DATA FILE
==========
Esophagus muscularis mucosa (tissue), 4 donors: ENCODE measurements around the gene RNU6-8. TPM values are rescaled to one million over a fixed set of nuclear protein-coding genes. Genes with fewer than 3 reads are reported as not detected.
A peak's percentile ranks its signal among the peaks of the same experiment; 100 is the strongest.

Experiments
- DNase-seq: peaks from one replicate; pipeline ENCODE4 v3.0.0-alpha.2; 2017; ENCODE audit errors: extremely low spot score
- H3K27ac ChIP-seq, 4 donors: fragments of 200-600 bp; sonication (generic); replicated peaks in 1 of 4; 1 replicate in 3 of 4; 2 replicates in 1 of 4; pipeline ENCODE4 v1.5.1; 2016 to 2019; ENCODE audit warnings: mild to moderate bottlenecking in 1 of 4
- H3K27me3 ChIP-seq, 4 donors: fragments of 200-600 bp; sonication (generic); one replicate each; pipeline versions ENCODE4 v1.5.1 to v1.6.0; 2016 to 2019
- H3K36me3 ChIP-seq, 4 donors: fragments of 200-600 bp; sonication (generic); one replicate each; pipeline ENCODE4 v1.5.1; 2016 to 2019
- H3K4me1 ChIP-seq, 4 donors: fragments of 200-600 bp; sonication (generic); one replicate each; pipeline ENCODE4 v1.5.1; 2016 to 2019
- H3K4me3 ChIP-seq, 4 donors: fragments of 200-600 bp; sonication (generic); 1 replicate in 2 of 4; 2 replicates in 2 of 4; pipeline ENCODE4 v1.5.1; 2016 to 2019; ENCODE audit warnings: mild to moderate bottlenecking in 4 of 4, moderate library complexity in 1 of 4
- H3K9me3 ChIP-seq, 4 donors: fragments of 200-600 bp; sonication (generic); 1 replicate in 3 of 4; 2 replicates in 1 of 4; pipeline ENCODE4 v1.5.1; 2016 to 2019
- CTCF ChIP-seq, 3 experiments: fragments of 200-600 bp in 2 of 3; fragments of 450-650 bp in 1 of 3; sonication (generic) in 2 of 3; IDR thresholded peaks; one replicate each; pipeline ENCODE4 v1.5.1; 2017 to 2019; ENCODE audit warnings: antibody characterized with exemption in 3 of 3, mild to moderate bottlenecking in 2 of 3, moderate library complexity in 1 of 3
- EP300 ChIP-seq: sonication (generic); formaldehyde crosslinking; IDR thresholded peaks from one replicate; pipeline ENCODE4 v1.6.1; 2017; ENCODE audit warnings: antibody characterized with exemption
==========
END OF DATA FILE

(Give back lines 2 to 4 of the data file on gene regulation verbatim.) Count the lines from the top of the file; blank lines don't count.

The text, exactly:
A peak's percentile ranks its signal among the peaks of the same experiment; 100 is the strongest.

Experiments
- DNase-seq: peaks from one replicate; pipeline ENCODE4 v3.0.0-alpha.2; 2017; ENCODE audit errors: extremely low spot score